Before You Begin
This 15-minute tutorial shows you how to configure an FLIR : E95, a thermal camera to connect with Oracle IoT Asset Monitoring Cloud Service and send temperature values. FLIR : E95 is an advanced hand-held thermal camera that can help diagnose electrical faults, detect hidden deficiencies, and monitor temperature differences in assets managed by the Oracle IoT Asset Monitoring Cloud Service application.
The FLIR E95 has the sensitivity and resolution to diagnose and detect faults to keep your enterprise running smoothly. This thermal imaging camera offers high-performance features, such as laser-assisted auto-focus, on-screen area measurement, 161,472 (464 x 348) points of temperature measurement, and wide temperature range, up to 1500°C. The E95 has a superior spot-size ratio and is sensitive enough to detect minute temperature differences.
Oracle IoT Asset Monitoring Cloud Service manages enterprise assets, track their real-time location, health and utilization. You can view your asset metrics on the dashboard and automate actions based on predictive insights.
The following image displays the integration of a FLIR Thermal Camera with Oracle IoT Asset Monitoring Cloud Service. The edge device displayed in the imagecan be your laptop in this scenario.
What Do You Need?
- A FLIR E95 camera
- Searched for T810190 and downloaded the FLIR EXX series Manual
- Completed the initial setup, calibration, and Wi-Fi configuration of the camera by referring the manual
- A computer running on any platform that supports Java and has the Gradle build tool installed
- A REST client plug-in enabled in your computer's web browser
- Downloaded JDK 8 for your platform
- Downloaded and extracted the sample application
- Access to an Oracle IoT Asset Monitoring application instance version 19.1.x or above
Review the Integration Capabilities of the Thermal Camera
Over Wi-Fi, the FLIR E95 camera can provide live thermal video stream and thermal photo snapshot that can be used for computer vision (CV) analysis. It also provides the live temperature readings of a defined spot.
- To access the live thermal video stream of the camera over the real time streaming protocol (RTSP), open the following URL in a video player that supports the RSTP protocol. VLC is an example of such a video player.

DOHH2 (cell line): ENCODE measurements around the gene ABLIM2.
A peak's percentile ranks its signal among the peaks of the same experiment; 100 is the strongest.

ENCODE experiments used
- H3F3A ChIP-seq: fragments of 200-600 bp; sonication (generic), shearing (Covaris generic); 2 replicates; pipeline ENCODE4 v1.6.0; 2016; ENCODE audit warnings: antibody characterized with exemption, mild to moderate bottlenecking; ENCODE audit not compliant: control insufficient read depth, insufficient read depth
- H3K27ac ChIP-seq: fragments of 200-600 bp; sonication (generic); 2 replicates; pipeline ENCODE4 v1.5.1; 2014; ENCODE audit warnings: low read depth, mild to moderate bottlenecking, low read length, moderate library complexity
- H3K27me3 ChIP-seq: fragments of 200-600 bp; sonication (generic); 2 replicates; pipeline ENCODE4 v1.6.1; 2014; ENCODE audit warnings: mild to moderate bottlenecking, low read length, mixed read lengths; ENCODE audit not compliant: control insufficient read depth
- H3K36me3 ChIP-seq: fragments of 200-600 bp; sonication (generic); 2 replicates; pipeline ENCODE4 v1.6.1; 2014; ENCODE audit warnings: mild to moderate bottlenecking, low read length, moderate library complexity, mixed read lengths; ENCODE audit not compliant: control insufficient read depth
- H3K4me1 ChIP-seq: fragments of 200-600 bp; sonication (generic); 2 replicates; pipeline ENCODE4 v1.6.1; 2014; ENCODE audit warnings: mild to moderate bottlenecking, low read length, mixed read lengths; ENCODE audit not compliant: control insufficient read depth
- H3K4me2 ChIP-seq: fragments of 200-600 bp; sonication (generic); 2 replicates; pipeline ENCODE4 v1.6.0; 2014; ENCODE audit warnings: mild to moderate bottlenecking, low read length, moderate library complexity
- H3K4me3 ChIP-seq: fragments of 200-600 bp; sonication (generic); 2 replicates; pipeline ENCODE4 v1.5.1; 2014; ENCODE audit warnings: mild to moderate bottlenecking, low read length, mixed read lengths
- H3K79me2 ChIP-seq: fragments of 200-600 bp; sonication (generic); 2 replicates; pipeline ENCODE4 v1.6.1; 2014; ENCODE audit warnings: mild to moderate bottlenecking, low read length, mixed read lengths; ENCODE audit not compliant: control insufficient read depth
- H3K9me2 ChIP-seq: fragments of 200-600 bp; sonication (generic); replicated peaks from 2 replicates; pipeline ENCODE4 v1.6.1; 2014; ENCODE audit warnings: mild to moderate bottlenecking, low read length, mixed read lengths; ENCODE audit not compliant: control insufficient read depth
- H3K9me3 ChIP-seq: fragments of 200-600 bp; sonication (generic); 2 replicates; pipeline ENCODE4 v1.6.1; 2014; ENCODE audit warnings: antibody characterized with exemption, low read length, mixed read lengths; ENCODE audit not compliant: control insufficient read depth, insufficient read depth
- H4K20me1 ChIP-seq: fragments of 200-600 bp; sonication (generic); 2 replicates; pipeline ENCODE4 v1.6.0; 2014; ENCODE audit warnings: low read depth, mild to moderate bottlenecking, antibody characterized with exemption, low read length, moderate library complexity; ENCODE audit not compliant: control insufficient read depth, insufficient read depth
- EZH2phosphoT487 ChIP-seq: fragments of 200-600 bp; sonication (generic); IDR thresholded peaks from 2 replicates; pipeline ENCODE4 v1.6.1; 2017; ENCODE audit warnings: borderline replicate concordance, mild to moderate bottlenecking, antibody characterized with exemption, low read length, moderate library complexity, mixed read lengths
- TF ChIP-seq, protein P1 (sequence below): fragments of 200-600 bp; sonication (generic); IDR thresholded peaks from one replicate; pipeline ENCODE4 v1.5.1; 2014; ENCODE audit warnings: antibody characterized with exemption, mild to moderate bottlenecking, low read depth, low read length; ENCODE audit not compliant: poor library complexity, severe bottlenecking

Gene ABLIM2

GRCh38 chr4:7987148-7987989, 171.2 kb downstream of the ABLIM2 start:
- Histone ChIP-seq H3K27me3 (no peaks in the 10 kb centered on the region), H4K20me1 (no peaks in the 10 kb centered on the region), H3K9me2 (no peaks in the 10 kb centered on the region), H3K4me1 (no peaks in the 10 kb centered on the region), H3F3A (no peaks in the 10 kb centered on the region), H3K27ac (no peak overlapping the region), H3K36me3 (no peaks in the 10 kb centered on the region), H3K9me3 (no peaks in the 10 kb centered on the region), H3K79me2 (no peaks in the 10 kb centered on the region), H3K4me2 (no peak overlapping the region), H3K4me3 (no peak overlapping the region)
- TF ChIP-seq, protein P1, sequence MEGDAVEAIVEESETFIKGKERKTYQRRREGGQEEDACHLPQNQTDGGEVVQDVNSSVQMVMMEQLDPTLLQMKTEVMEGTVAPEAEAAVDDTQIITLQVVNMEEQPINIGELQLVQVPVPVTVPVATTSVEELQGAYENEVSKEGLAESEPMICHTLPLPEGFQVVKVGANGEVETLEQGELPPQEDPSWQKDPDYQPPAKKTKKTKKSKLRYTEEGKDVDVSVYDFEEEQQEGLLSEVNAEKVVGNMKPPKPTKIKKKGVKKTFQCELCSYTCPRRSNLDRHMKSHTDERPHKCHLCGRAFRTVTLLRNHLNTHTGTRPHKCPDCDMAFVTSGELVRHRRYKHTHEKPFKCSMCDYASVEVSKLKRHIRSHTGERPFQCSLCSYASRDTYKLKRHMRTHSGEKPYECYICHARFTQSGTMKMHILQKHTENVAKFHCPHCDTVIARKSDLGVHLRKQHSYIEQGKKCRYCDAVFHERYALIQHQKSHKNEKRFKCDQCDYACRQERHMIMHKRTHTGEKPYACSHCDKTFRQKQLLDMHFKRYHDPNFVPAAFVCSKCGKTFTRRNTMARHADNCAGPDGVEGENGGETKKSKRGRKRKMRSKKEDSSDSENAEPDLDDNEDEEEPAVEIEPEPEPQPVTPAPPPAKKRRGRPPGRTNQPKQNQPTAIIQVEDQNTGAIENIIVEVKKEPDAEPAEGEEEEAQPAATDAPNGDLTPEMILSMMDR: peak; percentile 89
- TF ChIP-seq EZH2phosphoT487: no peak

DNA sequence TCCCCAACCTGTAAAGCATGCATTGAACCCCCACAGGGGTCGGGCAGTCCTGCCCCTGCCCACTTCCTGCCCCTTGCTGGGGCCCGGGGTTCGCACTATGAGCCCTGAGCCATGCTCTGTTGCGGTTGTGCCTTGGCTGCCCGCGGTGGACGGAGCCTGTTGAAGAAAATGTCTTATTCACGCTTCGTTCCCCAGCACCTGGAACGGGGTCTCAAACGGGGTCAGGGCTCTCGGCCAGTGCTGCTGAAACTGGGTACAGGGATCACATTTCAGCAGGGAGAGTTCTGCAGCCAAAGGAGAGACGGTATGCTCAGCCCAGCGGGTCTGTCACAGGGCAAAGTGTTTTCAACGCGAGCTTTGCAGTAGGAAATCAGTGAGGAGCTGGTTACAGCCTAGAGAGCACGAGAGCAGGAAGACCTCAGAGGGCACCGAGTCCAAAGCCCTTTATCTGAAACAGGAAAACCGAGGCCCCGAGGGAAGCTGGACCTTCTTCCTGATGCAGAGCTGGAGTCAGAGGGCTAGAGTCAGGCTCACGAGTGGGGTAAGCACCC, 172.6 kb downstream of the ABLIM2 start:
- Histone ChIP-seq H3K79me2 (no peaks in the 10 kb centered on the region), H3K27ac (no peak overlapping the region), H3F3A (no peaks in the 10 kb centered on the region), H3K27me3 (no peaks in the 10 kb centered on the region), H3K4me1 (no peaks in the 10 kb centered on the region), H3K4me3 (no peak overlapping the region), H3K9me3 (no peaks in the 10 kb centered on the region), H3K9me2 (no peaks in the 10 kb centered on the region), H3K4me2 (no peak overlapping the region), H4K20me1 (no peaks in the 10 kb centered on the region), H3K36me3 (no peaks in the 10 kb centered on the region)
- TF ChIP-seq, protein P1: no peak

camera-ip-address = 192.168.x.1, where "x" is dynamically allocated by the camera. video-formats supported by FLIR E95 are avc (AVC H.264), mpeg4(MPEG 4), and mjpg(motion JPEG)
Note: This IP address is valid only if the camera is configured as an WiFi Access Point. If the camera is connected to an existing WiFi network then the IP address will be different and defined by your network configuration such as a DHCP server on your WiFi network may alloctae an IP address. For this tutorial, it is assumed that the camera is configured as an WiFi Access Point
- To obtain notifications about changes in the camera sensors, open a WebSocket session at the following address:
The JSON format of the sensor values are:
"<Sensor 1 ID>": sensor value,
"<Sensor N ID>": sensor value }
The format of the spot temperature sensor ID is:
.image.sysimg.measureFuncs.spot.1.valueTYou obtain a double value that represents the measured temperature in Kelvin.
- To obtain the thermal photo snapshots from the camera, you use a REST API POST method to login to the thermal camera and the a REST API GET method to retrieve the thermal photo snapshots. The steps are described in the following section.
Obtain the Camera Thermal Photo Snapshot
You invoke REST operations from your computer to login to the thermal camera and retrieve snapshots of the photos.
- To login to your thermal camera, open a REST client plug-in in your web browser, invoke a REST API with the following details:
- Method: HTTP POST
- Request Headers:
Accept: application/json, text/plain
- Request Body:
The default value is
viewerfor user name and password.
When the login succeeds, you revive a response value of 302. From the Response Headers, note down the values of
Pragmaas you'll need them in the following step.
To retrieve a thermal photo snapshot, invoke a REST API with the following details:
- Method: HTTP GET
- Request Headers:
Cookie: <value of Set-Cookie>, Cache: <value of Cache-Control>, and Pragma: <value of Pragma>
Substitute the values that you noted from the Response Headers obtained after login, in the previous step.
When the operation succeeds, you revive a response value of 200. The Response Body contains the binary representation of a thermal photo snapshot in JPEG format.
Install and Run the Java Application
Run the sample Java application that uses the Java Client library to connect the thermal camera device to Oracle IoT Asset Monitoring Cloud Service and sends spot temperature readings to the instance. The Java application also registers the required device model and the thermal camera device in Oracle IoT Cloud Service.
- To build the sample application, go to the folder where you extracted the Java application archive, and enter the following command:
The output is stored in
- Open and edit the
./dist/config.jsonfile to provide information about the Oracle IoT Cloud Service instance , temperature units (Celsius, Fahrenheit or Kelvin), camera location, and maximum temperature parameter to trigger an incident in Oracle IoT Asset Monitoring Cloud Service when the measured spot temperature exceeds this value.
- Run the sample Java application
Verify the Connectivity
- Navigate to your Oracle IoT Cloud Service instance. Click Menu , Applications and then click Oracle IoT Asset Monitoring Cloud Service.
- Click Data and Explorations.
- On the Data tab, for the Filter field, select Device, and then click Select Device.
- From the list, select the FLIR E95 device that your sample Java application registered and activated. Click Done.
- Verify that the spot temperature measured by the thermal camera is displayed.